The INR represents a slight increase in the tax burden for some international operations, like freight services, digital services and services provided by insurance companies, but at the same time, it denotes an important reduction for others, since the maximum effective rate for this tax was reduced from 30% to 15%. In summary, the INR represents a decrease of 50% in some withholdings that affect nonresidents, for the income obtained in Paraguay.

How will the Bill Change VAT Treatment?

Although the bill is mainly aimed at increasing collection of direct taxes, the law also introduces substantial changes to VAT. These changes will also have an impact on direct taxes. Currently, 50% of the VAT credit obtained in the purchase of raw materials is reimbursable for the exporters of unprocessed agricultural products or products with basic industrial processing (e.g. raw flour or oil, not fit for human consumption).

The bill provides that the VAT fiscal credit obtained from the purchase of agricultural raw materials may no longer be reimbursed, in cases where goods are exported without industrial processing. Consequently, the VAT credit will represent a new cost for the exporters of agricultural raw materials. Since this will now be an expense, payment of such VAT may still be used as a deductible cost for the assessment of the IRE.

Through this provision, the government expects to increase the revenue collection by approximately $100 million.

Planning Points

The bill introduced by the Ministry of Finance is intended to make a shift in the composition of the public revenue from indirect taxes to direct taxes and is highly likely to be approved in the coming weeks, which will be a major shift for a system that has been in force since 1992.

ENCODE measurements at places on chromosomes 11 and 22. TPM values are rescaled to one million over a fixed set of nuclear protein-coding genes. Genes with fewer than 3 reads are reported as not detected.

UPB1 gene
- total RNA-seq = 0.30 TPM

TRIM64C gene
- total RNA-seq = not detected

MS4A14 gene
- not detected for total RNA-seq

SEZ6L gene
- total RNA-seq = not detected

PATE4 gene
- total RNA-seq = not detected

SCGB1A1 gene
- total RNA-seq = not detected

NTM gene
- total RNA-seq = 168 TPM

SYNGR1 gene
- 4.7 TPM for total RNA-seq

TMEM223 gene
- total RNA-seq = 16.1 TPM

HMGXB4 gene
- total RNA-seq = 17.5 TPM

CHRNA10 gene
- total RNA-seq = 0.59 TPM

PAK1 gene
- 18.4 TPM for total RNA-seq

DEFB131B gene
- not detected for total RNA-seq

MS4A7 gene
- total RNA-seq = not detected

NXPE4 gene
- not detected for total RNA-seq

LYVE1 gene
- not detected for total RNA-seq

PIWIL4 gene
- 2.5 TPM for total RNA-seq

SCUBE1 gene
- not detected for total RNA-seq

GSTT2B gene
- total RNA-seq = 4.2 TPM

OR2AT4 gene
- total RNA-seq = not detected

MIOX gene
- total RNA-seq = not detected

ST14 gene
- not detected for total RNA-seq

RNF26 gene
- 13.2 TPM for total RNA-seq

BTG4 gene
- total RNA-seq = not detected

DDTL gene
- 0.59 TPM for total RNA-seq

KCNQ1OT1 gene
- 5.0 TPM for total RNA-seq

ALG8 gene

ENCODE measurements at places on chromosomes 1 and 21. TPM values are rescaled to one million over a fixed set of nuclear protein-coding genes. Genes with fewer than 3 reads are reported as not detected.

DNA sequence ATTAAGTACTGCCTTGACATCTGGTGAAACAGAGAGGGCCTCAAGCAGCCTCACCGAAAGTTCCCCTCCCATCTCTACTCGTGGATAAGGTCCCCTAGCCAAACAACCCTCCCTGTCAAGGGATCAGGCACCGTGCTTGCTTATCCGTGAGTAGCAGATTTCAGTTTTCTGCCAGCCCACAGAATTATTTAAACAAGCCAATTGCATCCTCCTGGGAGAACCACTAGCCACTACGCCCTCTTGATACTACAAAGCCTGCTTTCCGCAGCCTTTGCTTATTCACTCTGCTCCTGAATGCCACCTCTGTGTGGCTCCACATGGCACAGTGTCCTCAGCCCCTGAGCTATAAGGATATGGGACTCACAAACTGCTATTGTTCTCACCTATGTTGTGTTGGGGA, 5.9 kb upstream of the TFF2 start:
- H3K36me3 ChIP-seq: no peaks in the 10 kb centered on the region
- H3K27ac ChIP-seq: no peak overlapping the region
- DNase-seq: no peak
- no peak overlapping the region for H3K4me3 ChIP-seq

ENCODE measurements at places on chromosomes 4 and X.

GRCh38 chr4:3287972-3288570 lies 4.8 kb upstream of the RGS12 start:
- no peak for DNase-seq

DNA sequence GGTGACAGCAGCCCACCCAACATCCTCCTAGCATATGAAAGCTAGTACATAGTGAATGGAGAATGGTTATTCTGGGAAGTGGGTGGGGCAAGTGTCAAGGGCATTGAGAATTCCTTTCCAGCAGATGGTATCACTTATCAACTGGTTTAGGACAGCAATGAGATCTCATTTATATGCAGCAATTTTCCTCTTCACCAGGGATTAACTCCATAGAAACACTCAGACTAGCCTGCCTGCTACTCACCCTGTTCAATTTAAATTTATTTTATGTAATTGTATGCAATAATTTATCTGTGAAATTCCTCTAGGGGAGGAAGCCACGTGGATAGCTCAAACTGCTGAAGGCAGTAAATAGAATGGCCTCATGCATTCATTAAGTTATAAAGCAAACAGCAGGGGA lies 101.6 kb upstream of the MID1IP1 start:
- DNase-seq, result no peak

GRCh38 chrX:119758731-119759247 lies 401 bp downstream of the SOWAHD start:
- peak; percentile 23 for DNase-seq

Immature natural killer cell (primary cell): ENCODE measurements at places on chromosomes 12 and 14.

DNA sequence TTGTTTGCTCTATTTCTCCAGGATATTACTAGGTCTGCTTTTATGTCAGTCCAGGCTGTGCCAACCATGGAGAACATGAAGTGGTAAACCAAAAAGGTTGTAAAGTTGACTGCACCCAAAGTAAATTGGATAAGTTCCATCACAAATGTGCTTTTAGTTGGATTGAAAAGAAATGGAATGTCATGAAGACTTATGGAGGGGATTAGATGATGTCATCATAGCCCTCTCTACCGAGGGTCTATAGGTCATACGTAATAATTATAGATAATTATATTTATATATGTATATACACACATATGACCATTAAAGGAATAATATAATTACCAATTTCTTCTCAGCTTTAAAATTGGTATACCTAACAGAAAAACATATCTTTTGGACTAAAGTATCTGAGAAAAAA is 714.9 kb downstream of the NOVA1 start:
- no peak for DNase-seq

Innovations contemplated by the new tax laws are transfer pricing and thin capitalization rules.

Notwithstanding the reform, a major challenge for the government will be to strengthen its ability to enforce current and prospective tax laws in order to increase collection efficiently. Without good enforcement, the new tax rules will have little impact on the social and fiscal goals intended by the government.

To prepare for this reform, taxpayers can plan the course of action and rearrange their activities in order to comply with the provisions of the bill. The relatedness between companies of the same group should be addressed, since transfer pricing rules will apply to the transactions conducted between companies that qualify as related parties according to the bill.

A good option for exporters of agricultural products will be to industrialize or process at least part of the raw material in Paraguay, before export.

Erika Bañuelos is a Senior Associate and Horacio Sánchez Pangrazio is an Associate at Ferrere, Paraguay